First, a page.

Tokyo vs Kansai dialect learning sources?

Hi people !

I’ve always found the Kansai dialect beautiful sounding, but, like most learners of Japanese, I’m currently learning the Tokyo dialect because its simply more popular.

I was just wondering what is the best way to get used to that dialect, if you simply have to get better at Japanese and then Kansai becomes easier to understand, or do you actually have to study some differences ?

I think a good comparison to that would be the Canadian French accent with Metropolitan French (French French). Natives understand both dialect easily, but most learners (they learn Metropolitan French 95% of the time) have trouble with Canadian French.

I guess I was also wondering if Japanese natives have trouble with Kansai/Tokyo dialect ? :thinking:

Anyways, thanks for reading this post.
Good luck in yours studies.

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Not to say your opinion is “wrong” or anything, but this made me chuckle, because my Kansai-speaking wife is almost embarrassed when she goes especially hard into the Kansai-ben. The first image that comes to mind for the rest of the country is comedy, so to hear you say it sounds beautiful just wasn’t what I was anticipating. :slight_smile:

There are actually a bunch of workbooks and things designed to teach Kansai-ben to people who are natives of standard Japanese. So if you consider your Japanese level high enough, you could go that route.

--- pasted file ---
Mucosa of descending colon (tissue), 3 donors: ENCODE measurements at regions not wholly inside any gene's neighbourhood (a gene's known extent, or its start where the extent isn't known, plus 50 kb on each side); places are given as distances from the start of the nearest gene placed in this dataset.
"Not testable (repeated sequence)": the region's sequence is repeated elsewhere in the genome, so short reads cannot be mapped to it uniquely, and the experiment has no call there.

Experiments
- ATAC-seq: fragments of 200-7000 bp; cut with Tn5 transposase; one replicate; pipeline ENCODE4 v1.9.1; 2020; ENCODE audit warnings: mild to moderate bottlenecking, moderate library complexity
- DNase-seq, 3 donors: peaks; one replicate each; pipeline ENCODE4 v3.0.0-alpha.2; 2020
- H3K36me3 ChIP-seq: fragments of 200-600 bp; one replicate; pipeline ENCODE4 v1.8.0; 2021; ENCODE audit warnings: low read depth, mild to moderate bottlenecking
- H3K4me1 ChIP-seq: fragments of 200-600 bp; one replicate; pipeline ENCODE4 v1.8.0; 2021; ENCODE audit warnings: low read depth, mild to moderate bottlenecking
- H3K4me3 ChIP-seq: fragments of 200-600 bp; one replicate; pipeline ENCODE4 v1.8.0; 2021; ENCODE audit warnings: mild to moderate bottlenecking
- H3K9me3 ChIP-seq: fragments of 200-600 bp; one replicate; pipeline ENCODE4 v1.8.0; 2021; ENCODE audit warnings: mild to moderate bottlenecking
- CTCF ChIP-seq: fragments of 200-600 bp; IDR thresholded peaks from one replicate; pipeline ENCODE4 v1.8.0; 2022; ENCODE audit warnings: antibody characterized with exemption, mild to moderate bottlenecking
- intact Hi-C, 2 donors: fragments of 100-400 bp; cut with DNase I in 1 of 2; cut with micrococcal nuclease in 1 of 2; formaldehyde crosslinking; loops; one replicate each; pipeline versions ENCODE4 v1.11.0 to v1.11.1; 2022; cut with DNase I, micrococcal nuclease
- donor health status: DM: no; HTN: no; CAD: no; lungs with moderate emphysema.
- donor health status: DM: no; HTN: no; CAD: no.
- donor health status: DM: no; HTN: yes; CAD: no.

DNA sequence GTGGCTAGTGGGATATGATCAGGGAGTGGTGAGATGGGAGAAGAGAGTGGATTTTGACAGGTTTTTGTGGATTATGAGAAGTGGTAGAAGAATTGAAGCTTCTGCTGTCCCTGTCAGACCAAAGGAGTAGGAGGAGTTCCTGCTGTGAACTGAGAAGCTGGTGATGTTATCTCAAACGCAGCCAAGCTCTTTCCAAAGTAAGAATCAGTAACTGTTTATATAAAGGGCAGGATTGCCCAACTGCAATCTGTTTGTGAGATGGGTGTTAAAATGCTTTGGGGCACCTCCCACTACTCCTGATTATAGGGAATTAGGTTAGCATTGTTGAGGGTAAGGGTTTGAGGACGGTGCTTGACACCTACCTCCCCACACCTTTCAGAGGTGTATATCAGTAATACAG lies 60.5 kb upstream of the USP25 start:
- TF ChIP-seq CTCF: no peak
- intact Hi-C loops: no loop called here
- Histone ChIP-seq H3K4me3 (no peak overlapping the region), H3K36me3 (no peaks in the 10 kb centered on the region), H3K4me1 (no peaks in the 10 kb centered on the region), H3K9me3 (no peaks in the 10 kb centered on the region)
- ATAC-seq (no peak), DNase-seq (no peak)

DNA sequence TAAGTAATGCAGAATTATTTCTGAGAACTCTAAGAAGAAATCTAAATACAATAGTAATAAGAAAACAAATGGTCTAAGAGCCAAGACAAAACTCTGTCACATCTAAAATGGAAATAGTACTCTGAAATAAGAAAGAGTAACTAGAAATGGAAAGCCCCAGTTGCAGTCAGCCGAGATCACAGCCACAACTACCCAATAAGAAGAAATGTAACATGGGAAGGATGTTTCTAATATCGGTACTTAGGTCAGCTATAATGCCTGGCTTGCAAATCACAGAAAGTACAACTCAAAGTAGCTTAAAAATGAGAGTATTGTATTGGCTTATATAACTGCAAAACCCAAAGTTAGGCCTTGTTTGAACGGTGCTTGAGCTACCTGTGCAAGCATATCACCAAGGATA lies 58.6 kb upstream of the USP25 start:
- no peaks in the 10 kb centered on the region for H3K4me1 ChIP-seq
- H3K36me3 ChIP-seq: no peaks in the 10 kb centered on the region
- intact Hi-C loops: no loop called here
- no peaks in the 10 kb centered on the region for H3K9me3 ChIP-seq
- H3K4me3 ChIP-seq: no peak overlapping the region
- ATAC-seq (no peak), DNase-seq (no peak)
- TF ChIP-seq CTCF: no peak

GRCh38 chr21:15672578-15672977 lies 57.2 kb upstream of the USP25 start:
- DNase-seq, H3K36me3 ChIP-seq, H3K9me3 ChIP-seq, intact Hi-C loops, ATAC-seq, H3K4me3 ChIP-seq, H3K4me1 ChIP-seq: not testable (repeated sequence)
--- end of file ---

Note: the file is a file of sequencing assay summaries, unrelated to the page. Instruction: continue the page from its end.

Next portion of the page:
Come to Kansai!

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Totally unrelated, but: Congratulations! :tada:


Do you means that as in, understanding it or as in using it themselves?

Kansai-ben doesn’t seem all that difficult tbh understanding-wise and it’s featured extensively in media (as the go-to dialect besides Osaka-ben for non-Tokyo dialects). There are however some incredibly thick Japanese dialects out there that are very hard to parse. ^^ I bet Japanese people also have trouble then (that happens in other languages as well)). So, comparatively, Kansai-ben is pretty straight-forward I feel.

I’m also remembering listening to “Free talks” with voice actors, talking about doing roles in Kansai-ben, as an extra difficulty. The melodic lilt to it, going up and down, is easy to get wrong if it’s not your natural way of speaking. So, speaking-wise, it requires some practice - then again, that’s true for any other language as well (you don’t intentionally switch your own dialect, only comedians and actors do that).

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